U.S. fuel prices remain on the rise

National averages for both diesel and gasoline continue to climb week-over-week in every region of the country.  According to data tracked by the Energy Information Administration (EIA),  fuel prices for both diesel and gasoline kept increasing across the U.S. this week, with diesel over the $3 mark in almost every region of the country except for three.

The national average price for diesel jumped up 1.6 cents to $3.086 per gallon this week, EIA said; 52.8 cents more per gallon compared to the same week in 2017.

Diesel remained below the $3 per gallon mark in only three U.S. regions this week, the agency said:

  • The Lower Atlantic: up two cents to $2.988 per gallon
  • The Rocky Mountains: up 1.4 cents to $2.981 per gallon
  • The Gulf Coast: up 6/10ths of a penny to $2.874 per gallon

Diesel prices in New England and California increased this week, climbing 2.8 cents to $3.188 and $3.711 per gallon, respectively, EIA noted. California’s diesel prices are now 76.7 cents per gallon higher compared to the same time period in 2017, the agency added.

The national average price for gasoline spiked three cents per gallon this week, EIA said, to $2.637 per gallon; 34.4 cents per gallon higher when compared to the same week in 2017.

The West Coast, with California included, is the only region where gasoline prices exceed the $3 per gallon mark. Prices are up 5.7 cents this week to $3.145 per gallon, the agency noted – the biggest one-week gasoline price jump for any U.S. region this week, though that changes to an increase of 2.7 cents to over $2.756 a gallon with California removed from the mix.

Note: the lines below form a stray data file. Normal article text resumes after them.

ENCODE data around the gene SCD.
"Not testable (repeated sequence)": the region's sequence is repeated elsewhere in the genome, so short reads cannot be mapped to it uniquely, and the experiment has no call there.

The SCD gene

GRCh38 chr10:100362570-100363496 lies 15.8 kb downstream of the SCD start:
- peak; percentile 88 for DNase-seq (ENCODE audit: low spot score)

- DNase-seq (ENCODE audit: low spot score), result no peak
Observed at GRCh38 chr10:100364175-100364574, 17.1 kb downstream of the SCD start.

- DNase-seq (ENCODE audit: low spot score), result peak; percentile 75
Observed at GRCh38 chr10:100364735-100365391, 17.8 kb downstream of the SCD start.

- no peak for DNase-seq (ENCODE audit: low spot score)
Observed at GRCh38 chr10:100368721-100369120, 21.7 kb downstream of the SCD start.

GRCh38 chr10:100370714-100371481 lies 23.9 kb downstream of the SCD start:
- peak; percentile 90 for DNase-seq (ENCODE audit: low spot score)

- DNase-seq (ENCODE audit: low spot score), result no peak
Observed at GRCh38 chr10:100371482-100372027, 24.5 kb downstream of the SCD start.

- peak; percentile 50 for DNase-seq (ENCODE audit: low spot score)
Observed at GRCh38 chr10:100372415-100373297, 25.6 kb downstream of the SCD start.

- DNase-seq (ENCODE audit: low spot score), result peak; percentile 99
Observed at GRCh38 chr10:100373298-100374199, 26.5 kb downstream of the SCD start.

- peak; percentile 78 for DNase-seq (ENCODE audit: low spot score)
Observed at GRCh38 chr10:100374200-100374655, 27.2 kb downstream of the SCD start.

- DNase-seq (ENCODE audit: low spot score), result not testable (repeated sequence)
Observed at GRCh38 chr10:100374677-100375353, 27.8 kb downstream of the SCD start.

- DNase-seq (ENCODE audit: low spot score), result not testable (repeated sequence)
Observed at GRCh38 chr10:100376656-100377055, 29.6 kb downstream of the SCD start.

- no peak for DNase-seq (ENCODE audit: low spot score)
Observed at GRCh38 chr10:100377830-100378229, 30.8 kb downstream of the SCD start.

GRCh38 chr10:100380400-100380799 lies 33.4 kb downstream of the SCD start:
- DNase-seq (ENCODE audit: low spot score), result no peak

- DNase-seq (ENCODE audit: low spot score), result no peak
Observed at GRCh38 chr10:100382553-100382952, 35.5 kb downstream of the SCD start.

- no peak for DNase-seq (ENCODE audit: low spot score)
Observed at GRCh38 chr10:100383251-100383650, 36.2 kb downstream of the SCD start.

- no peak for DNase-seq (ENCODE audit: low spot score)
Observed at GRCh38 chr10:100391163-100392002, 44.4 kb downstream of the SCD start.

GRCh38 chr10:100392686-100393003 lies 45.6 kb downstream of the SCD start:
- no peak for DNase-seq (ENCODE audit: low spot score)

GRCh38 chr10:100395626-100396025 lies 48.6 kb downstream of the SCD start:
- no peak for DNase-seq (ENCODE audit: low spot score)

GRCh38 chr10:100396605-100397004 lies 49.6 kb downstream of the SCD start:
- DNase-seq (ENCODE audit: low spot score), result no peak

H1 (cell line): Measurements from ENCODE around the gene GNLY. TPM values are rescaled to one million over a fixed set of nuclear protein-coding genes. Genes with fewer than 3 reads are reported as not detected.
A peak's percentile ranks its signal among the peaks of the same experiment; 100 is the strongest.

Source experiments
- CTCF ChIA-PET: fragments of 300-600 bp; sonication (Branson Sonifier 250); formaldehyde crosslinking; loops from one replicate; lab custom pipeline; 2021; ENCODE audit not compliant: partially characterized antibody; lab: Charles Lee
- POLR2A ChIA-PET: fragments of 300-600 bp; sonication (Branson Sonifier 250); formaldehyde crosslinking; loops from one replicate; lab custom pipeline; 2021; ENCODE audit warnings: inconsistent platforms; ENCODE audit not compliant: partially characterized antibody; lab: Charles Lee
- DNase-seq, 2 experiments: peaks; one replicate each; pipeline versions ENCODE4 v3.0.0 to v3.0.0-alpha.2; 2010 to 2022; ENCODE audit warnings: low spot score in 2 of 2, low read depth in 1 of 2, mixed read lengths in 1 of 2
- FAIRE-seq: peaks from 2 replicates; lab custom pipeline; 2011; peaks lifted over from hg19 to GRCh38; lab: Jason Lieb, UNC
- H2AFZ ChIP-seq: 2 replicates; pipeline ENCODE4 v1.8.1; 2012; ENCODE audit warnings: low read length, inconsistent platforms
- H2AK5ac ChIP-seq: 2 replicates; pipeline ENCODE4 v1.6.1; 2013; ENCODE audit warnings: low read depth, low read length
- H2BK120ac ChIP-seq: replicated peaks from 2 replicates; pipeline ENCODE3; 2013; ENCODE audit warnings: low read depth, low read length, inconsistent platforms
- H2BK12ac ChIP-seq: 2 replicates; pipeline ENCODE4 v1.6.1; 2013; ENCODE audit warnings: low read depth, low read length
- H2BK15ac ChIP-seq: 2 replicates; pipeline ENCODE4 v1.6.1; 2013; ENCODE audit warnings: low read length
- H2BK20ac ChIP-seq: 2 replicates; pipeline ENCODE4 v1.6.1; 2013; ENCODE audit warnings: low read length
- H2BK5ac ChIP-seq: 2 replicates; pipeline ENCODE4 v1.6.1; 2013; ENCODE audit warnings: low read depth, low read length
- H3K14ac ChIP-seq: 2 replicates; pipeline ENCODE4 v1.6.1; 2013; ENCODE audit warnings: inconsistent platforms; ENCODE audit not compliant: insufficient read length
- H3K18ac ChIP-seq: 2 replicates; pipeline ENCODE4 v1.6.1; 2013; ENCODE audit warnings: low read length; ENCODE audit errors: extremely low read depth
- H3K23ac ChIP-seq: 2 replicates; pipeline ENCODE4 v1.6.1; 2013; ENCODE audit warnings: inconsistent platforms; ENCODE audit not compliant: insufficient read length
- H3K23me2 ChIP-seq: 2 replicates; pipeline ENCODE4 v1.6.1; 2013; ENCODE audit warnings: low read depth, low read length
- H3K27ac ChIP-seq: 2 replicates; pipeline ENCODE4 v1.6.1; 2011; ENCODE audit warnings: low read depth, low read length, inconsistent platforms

EIA noted separately that U.S. crude oil production reached 10.038 million barrels per day (b/d) in November last year, according to its latest Petroleum Supply Monthly.

November’s production is the first time since 1970 that monthly U.S. production levels surpassed 10 million b/d and the second-highest U.S. monthly oil production value ever, just below the November 1970 production value of 10.044 million b/d, the agency said.

Within the Lower 48 states, November 2017 production reached a record high in Texas at 3.89 million b/d, followed by North Dakota at 1.18 million b/d.

Oi production in in the Gulf of Mexico reached 1.67 million b/d, up 14% from the October 2017 level as the region recovered from Hurricane Nate, EIA said.

The agency noted that U.S. crude oil production has increased significantly over the past 10 years, driven mainly by production from tight rock formations including shale and other fine-grained rock using horizontal drilling and hydraulic fracturing to improve efficiency.

Liquid production—both crude oil and condensate—from tight rock currently accounts for about 51% of total production, EIA added. By contrast, a decade ago (November 2008), production from tight formations accounted for only 7% of total U.S. production, the agency said.

This article was originally published by American Trucker.